Pediatric measles infection increases risk of COPD by middle age
Although measles infection during childhood is not independently linked to chronic obstructive pulmonary disease — or post-bronchodilator airflow obstruction — the infection can strengthen the association between smoking, current asthma and post-bronchodilator airflow obstruction.
“Childhood respiratory infections have been known to predispose to airflow obstruction and reduced peak lung function, and therefore have the potential to contribute to the severity of [chronic obstructive pulmonary disease (COPD)] later in life,” Jennifer L. Perret, PhD, from the allergy and lung health unit within the Center for Epidemiology and Biostatistics at the University of Melbourne, Australia, the department of respiratory and sleep medicine at Austin Hospital, Melbourne, and the Institute for Breathing and Sleep, Melbourne, and colleagues wrote.
“Specifically, early childhood viral infections, such as respiratory syncytial virus, have been linked to asthma and airflow limitation in older children,” the researchers continued. “The long-term lung function consequences of the measles virus have not yet been established.”
Post-bronchodilator airflow obstruction on spirometry is used to confirm COPD diagnosis. To examine whether measles infection in childhood led to post-bronchodilator airflow obstruction during middle age with interactions caused by asthma or smoking, or both, the researchers conducted the population-based Tasmanian Longitudinal Health Study. All participants were born in 1961. Immunization was introduced to these participants after they were tested with spirometry. The researchers collected data from school medical records to determine the number of participants who had contracted measles during childhood.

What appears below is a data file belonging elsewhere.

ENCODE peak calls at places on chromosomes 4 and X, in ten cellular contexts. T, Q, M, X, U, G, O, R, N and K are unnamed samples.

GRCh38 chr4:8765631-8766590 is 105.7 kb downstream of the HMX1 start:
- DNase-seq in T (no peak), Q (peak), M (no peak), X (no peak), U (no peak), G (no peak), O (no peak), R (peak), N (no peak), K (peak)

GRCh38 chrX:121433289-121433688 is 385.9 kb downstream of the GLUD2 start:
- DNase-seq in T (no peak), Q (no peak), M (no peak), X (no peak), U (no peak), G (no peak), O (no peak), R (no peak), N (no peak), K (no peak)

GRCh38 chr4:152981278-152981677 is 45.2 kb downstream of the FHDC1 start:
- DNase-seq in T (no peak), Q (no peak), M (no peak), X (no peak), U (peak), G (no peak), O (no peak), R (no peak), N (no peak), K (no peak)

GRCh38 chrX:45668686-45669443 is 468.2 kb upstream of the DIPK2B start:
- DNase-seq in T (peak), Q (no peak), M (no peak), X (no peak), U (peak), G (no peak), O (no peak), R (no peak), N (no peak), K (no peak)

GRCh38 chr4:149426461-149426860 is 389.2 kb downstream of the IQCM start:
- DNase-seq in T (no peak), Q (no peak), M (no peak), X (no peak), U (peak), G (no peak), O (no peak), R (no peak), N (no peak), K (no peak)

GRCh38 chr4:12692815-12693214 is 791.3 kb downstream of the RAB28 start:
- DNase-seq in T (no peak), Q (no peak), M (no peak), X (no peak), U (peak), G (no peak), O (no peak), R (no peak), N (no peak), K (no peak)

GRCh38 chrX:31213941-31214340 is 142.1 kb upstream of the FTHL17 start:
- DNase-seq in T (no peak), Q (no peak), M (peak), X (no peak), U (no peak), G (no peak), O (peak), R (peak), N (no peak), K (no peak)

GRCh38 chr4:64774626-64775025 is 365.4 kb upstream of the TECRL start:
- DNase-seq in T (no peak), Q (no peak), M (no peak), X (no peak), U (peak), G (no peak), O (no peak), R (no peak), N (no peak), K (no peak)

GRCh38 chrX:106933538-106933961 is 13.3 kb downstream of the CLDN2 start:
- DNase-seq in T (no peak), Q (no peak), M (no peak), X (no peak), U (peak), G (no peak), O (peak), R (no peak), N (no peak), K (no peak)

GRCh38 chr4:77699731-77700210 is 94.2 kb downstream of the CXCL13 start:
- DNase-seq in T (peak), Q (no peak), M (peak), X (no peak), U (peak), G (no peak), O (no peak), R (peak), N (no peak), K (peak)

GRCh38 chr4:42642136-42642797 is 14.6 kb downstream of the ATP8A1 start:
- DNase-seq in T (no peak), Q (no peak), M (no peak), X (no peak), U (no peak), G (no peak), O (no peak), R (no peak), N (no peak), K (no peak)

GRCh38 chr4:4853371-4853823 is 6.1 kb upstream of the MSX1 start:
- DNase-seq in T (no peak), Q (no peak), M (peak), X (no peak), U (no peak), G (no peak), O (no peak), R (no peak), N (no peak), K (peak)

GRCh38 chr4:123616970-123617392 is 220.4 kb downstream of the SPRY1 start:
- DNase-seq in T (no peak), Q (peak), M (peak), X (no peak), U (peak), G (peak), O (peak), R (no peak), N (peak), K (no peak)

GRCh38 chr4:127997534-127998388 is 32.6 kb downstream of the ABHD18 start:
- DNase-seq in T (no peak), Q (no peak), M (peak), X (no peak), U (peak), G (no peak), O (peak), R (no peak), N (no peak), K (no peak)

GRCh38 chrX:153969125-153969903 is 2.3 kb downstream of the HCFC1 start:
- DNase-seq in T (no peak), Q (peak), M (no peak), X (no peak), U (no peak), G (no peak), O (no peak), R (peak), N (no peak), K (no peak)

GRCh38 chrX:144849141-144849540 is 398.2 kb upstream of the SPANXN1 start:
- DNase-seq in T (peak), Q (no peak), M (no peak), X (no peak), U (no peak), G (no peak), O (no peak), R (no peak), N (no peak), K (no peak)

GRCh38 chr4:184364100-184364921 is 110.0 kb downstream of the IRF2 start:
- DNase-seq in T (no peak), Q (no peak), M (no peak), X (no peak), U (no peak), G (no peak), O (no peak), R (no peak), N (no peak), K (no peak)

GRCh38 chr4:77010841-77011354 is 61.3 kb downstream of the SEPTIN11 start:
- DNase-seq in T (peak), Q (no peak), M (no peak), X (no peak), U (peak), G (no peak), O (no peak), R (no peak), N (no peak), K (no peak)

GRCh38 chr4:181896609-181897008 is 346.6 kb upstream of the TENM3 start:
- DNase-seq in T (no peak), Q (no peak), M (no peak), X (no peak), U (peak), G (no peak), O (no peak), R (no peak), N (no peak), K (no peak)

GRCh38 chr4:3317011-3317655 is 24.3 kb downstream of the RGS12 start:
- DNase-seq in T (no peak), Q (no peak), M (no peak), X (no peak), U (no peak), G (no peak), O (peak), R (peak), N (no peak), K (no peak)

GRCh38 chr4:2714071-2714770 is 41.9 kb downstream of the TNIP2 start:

Participants were followed up after 50 years, when a chosen amount received further testing of lung function. Perret and colleagues estimated relevant main association and interactions from asthma or smoking, or both, using results from post-bronchodilator forced expiratory volume in one s/forced vital capacity (FEV1/FVC < lower limit of normal). These estimates were calculated with multiple regression.
Of the 8,583 participants, 5,729 were available for follow-up after 50 years, and 1,389 underwent further testing. Childhood measles were reported in 950 of those who underwent further testing. When a history of childhood measles was present, the adverse effects of asthma and smoking (minimum: 10 packs per year) in middle age were amplified within post-bronchodilator FEV1/FVC ratios by middle age (z score, –0.7 [95% CI, –1.1 to –0.3] vs. –1.36 [95% CI, –1.6 to –1.1]; P = .009). This result was more prominent in those who experienced the onset of asthma during childhood.
When participants who did not have childhood measles were compared with those who were never- and ever-smokers of less than 10 packs of cigarettes per year with current asthma symptoms, the chances of post-bronchodilator airflow obstruction was not significant when childhood measles were present (OR = 12.0 [95% CI, 3.4-42] vs. 2.17 [95% CI, 0.9-5.3]).
“The concept of an asthma-smoking interaction in relation to post-bronchodilator airflow obstruction has been reported in our earlier work, but importantly, modification by childhood measles is a novel finding,” Perret and colleagues wrote. “The measles virus is highly contagious for all nonimmunized individuals who have not had the disease, and so was highly prevalent in this preimmunization era group, but we also found no independent effect of measles on its own.”
“This suggests that from an epidemiological viewpoint, childhood measles might contribute toward causing disease together with other component causes but is not sufficient to cause disease on its own,” the researchers added. – by Katherine Bortz
Disclosures: Perret reports no relevant financial disclosures. Please see the study for a full list of all other authors’ relevant financial disclosures.